Property prices have held firm despite the impact of Covid-19, according to a new report published today exclusively in the Sunday Independent.
Research by the Institute of Professional Auctioneers and Valuers (IPAV) shows that for the first six months of the year, prices fell nationally by as little as -0.7pc, reducing the average price to €262,312.
However, in some rural areas, where demand has increased because of people's changing lifestyles during lockdown, price have seen a slight rise.
"House prices are still very strong and very resilient even with Covid-19. All the things that people thought would happen in lockdown, haven't happened," said IPAV chief executive Pat Davitt .
In the early stages of the pandemic there were fears the bottom would fall out of the property sector, with some experts forecasting prices could drop by as much as 20pc.
IPAV's biannual report shows there was a fall-off in the supply of both new and second-hand homes to market during lockdown, which meant that more households were competing for fewer available homes.
"The freeze in the market has been much more concentrated on [buying and selling] activity," said Austin Hughes, chief economist with KBC Bank. "There had been no panic selling as in the last downturn."
In 64 of the sectors analysed prices increased, while for the 55 market segments that showed price falls, many were less than 2pc.
Figures published by the Central Statistics Office last week showed that in June, new dwelling completions had bounced back to 94pc of their June 2019 levels, offsetting fears that social distancing regulations on building sites would impact on productivity levels. However, said Mr Davitt, new home completions will still fall short of the 25,000 projected before the Covid-19 pandemic.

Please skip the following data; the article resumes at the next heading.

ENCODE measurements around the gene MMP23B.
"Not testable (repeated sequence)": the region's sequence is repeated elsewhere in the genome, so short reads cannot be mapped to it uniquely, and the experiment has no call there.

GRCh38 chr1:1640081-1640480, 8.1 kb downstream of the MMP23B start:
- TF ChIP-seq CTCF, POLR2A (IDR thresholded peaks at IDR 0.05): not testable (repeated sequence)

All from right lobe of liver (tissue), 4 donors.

In Dublin, prices for two-bedroom apartments fell in all areas analysed except Dublin 14.
In the market for three and four-bed houses, prices decreased, flatlined or showed marginal increases.
"The rationale is simple," said Mr Davitt.
"There has been a recent correction in the Dublin market by about 20pc and there are approximately 300,000 too few properties, so it would appear at this juncture that there is only one way for prices to go."
The IPAV findings also support anecdotal reports from estate agents that buyers are increasingly looking to rural areas to buy as the pressures of commuting, lack of space and access to the countryside move higher up the list of purchasers' priorities.
The study shows that house prices across counties Cork, Westmeath, Louth and Laois have all increased.
Irish buyers are increasingly seeing Ireland as a 'safer' place to buy a second home, said Mr Davitt.
"This new wave of purchasers has certainly impacted the price of properties outside our cities."
However, Mr Hughes cautioned: "The critical issue is: when do you get back to a normal level of activity in terms of production of new homes and mortgage activity? That is still some way away."
The Residential Property Price Barometer is compiled from 'real time' sales achieved in 41 market sectors nationwide, and provides data for the three most popular types of home: two-bed apartments, and three-bedroom and four-bedroom houses.